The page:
TLS 1.3 and the return of common sense


The New Handshake

Some of the most profound improvements in TLS 1.3 focus on the actual flow of communication between the client and the server. One of the hallmarks of TLS 1.3 is its straightforward simplicity. The new handshake in TLS 1.3 provides a vivid example of its practical benefits.

The new, streamlined handshake in TLS 1.3 eliminates one round trip per session, obliterating the usual latency. Where TLS 1.2 requires two round trips per handshake (2-RTT) during the initial exchange, TLS 1.3 performs a 1-RTT handshake. On session resumption, TLS 1.3 can establish a secure channel without even as much as one round trip.

In TLS 1.3, the initial session begins with a ClientHello that already contains the client's key share and a suggested key exchange protocol. The server responds with a ServerHello, specifies a key exchange algorithm, and delivers its key share alongside its certificate chain with its public key signed with the corresponding private key. The transfer concludes with a ServerFinished. All messages that follow the ServerHello are already encrypted – a big step forward over TLS 1.2.

On receipt of the certificate chain during the TLS 1.3 handshake, the client verifies the chain, generates keys based on the key share it obtained from the server, and declares ClientFinished – all in one round trip (1-RTT). By contrast, TLS 1.2 needs a full additional round trip on top of the first to establish a secure channel. The extended back and forth between the peers in TLS 1.2 and prior versions comes at a high cost in terms of latency. Edge and fog computing demand a faster response.

TLS 1.3 delivers with 0-RTT session resumption. This quick procedure is at least as thrilling as the original no-frills handshake, if not more so.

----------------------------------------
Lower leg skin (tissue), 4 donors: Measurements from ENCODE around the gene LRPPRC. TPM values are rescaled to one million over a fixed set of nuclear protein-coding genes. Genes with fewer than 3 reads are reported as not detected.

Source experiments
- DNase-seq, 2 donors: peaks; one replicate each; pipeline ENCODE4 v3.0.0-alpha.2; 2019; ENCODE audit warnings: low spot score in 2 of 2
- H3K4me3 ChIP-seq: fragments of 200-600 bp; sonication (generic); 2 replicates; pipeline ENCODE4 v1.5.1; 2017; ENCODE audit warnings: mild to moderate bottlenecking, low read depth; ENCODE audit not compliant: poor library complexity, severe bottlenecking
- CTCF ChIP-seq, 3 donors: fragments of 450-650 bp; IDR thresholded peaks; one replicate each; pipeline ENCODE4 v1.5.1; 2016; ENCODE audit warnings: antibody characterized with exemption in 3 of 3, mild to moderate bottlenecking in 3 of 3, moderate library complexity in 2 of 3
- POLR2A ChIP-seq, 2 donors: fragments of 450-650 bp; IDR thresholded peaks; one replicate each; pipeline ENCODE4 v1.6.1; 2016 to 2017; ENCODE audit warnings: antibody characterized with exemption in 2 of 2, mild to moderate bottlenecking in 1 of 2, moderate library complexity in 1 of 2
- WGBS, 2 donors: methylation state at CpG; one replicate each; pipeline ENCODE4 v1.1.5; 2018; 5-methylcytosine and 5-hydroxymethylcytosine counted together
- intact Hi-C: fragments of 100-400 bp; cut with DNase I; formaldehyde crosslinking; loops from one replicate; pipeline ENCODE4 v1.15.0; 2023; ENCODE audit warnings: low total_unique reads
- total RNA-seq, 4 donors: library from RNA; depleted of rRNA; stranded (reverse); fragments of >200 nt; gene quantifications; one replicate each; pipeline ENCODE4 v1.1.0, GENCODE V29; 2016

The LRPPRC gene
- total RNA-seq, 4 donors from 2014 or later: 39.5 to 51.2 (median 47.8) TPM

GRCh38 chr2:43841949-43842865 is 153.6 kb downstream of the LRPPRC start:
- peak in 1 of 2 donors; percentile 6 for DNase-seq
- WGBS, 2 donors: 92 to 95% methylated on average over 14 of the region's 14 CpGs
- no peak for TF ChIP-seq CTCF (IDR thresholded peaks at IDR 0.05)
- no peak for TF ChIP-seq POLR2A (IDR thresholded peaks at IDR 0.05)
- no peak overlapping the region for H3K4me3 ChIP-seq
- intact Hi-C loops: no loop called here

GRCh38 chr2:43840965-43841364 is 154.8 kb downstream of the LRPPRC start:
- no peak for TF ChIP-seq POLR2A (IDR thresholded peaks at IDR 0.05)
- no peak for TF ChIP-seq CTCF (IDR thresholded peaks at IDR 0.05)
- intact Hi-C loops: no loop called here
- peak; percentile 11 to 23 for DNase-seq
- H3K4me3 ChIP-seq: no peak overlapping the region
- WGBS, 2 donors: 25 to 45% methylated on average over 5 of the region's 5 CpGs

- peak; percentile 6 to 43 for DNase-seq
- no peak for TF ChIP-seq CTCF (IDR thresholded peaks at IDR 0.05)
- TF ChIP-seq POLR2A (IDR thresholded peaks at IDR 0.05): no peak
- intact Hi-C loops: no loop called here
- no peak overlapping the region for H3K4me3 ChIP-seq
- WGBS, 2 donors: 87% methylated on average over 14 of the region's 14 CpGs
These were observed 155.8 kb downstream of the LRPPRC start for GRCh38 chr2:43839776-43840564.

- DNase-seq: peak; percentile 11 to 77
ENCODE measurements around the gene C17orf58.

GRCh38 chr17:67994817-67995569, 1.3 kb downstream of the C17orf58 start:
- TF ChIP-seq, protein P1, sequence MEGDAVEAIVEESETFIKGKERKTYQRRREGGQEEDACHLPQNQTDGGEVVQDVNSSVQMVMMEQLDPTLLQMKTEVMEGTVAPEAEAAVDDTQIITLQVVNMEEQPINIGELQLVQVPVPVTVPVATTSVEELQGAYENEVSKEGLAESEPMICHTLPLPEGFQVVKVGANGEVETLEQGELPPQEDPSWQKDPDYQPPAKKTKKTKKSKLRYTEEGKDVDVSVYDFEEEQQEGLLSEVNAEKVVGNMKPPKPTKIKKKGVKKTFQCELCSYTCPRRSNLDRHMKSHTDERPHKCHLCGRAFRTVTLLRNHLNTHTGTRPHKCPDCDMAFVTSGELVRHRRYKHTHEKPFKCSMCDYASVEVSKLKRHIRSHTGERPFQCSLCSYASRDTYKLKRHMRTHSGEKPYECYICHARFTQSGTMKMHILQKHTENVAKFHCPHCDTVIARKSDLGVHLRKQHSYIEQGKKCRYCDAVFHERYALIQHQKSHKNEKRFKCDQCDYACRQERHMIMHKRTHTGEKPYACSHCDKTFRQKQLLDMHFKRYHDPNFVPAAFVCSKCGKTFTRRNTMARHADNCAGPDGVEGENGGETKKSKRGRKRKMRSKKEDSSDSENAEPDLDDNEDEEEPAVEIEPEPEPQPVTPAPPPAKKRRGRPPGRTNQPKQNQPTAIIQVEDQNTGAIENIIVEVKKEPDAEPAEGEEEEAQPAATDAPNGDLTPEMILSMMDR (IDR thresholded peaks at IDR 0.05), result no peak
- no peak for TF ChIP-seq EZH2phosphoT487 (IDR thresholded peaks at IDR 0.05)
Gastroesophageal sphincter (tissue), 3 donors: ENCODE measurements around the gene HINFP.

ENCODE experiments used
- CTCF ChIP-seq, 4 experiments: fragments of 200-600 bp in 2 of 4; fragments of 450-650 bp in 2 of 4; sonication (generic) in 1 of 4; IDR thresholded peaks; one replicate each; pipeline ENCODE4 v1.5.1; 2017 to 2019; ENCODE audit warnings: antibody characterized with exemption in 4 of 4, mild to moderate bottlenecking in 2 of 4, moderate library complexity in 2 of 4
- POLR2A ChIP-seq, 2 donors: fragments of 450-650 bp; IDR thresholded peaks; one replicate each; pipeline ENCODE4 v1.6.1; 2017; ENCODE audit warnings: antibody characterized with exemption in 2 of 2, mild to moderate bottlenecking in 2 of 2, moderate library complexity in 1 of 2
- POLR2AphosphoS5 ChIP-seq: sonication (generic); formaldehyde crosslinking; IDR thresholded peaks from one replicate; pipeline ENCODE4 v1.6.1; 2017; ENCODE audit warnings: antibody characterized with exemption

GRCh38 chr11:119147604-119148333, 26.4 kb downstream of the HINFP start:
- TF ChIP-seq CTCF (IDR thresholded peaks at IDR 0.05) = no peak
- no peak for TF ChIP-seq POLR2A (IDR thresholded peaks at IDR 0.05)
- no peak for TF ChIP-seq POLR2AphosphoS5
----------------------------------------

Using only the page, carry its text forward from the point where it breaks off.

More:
During the initial session, the server and the client have established a pre-shared key (PSK). On session resumption, the client sends a ClientHello alongside the session ticket with the PSK and the client's first request, which is already encrypted with that PSK. The client also issues a new key share to maintain forward secrecy and sends it across. On receipt of this information, the server extracts the PSK from the session ticket, decodes the first client request using that PSK, and encrypts its own response using the new key share. To that end, TLS 1.3 replaces session resumption cipher suites (with and without the server-side state) and all PSK-based cipher suites of its predecessors with a single new PSK exchange.

The benefits of 0-RTT for Internet of Things (IoT) and Industrial IoT (IIoT), particularly with respect to critical infrastructures, cannot be overstated. From the vantage point of application developers, however, 0-RTT session resumption in TLS 1.3 is fraught with pitfalls.

Replay Attacks Against TLS 1.3

Network attackers can take advantage of 0-RTT data to launch replay attacks. TLS 1.3 does not provide inherent protections from such attacks for 0-RTT data, which potentially opens several attack vectors all at once.

A network adversary can launch a replay attack against a web application by merely duplicating 0-RTT data. In this scenario, the attacker submits multiple copies of an application message to the server to cause it to execute on duplicate requests. This threat is not unique to TLS 1.3. Some clients already display similar behavior when counteracting network errors by attempting to retry requests to improve the connection's resilience.

To prevent this type of attack, all servers running an application must share state to guarantee that it accepts this particular set of 0-RTT data no more than once. It is up to the server to provide replay safety by implementing appropriate countermeasures. In most deployments, multiple servers do not share state in this manner. Because client applications have no way of knowing whether the server can counteract this vulnerability, clients may only send early data in 0-RTT that does not endanger the application in the event of a replay attack. Whether all implementations will consistently live up to this requirement is doubtful at best.